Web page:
99.99 percent of FB Fans are good souls with diversified opinions. It’s just some people are a bit raw in their approach, the cantankerous yet lovable uncle of the family, you might say.  But Tina makes a good point. Or maybe it’s an observation. Tina, like the rest of us, sees through a minority of transparent people whose comments reveal a lot more than their words.

And now, I’d like to comment about commenting.

Occasionally, alright, just about everyday, I’ll read a story on KNDU.com and KNDO.com or another news website (CNN.com is my homepage)and I’m tempted to respond in the comment section. Usually I don’t, however.

First, on the KNDU and KNDO websites, it’s not my role to editorialize or grandstand my opinions. Just because I anchor a newscast doesn’t give my half-baked opinions any more weight than your half-baked opinions. If I have factual information that may add some perspective, then I’ll post. Otherwise, I keep a low profile.

Second, as you have probably noticed, some comments come from people with their minds made up, and nothing is going to change that. Not a change of facts or circumstances (President Obama could cure cancer and some people still wouldn’t support him, while others would back him regardless).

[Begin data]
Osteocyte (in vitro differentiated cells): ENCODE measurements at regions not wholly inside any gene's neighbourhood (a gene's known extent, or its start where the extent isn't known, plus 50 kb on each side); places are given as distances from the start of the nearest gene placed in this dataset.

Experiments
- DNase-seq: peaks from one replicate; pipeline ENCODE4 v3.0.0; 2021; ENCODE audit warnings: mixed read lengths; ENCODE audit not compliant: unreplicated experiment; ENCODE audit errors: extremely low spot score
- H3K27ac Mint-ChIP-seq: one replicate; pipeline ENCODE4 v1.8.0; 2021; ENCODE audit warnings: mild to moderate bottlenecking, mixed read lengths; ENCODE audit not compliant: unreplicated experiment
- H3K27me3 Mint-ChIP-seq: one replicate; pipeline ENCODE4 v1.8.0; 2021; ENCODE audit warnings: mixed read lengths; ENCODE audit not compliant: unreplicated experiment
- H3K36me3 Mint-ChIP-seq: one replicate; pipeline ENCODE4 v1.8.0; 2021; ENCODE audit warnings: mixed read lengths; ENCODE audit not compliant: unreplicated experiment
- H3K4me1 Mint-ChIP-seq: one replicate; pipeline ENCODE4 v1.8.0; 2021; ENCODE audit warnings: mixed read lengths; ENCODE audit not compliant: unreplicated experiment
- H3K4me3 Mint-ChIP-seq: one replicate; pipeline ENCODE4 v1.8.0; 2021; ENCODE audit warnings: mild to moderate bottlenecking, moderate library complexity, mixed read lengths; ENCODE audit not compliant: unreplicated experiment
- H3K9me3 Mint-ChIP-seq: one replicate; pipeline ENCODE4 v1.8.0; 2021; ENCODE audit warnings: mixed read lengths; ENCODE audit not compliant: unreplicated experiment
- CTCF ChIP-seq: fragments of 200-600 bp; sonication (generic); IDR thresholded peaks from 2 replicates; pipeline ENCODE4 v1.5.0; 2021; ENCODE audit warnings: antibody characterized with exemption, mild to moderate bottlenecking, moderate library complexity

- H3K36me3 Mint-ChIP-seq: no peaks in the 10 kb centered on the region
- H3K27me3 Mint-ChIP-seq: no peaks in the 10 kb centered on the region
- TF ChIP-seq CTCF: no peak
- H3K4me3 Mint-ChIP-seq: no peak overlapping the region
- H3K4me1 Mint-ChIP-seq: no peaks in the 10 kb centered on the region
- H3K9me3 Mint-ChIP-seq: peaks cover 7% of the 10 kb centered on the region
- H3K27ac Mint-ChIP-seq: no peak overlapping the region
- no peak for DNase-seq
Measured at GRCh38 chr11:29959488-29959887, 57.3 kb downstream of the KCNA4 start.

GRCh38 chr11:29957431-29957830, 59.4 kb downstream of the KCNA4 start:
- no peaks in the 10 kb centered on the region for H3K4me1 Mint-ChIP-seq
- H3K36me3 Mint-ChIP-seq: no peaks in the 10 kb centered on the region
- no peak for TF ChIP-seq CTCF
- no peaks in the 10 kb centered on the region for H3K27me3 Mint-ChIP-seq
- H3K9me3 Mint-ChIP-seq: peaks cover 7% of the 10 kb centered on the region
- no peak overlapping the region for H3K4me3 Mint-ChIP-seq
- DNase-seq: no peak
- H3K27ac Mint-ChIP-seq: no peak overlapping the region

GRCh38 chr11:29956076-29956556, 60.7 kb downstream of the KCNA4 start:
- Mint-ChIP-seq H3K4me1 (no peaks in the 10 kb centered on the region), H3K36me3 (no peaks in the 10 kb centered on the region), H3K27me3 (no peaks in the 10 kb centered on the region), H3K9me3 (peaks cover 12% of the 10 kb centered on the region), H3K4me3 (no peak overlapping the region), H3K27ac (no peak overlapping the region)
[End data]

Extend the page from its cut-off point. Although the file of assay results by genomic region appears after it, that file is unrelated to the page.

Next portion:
And of course, some comments are ugly, vicious indicators of some people’s hate, prejudice and bigotry (Not so much on our FB or website, but some threads on CNN and other global websites can be downright *!*X scary).  And I don’t want to be part of that. So I don’t comment.

And third, Garrison Keillor once offered this philosophy I try, but too often forget to apply in everyday life: “Never pass up an opportunity to keep your mouth shut.”

I have found that bit of quid works best at the dinner table on Thanksgiving. 

Have a good weekend. See you in the morning on Northwest Today.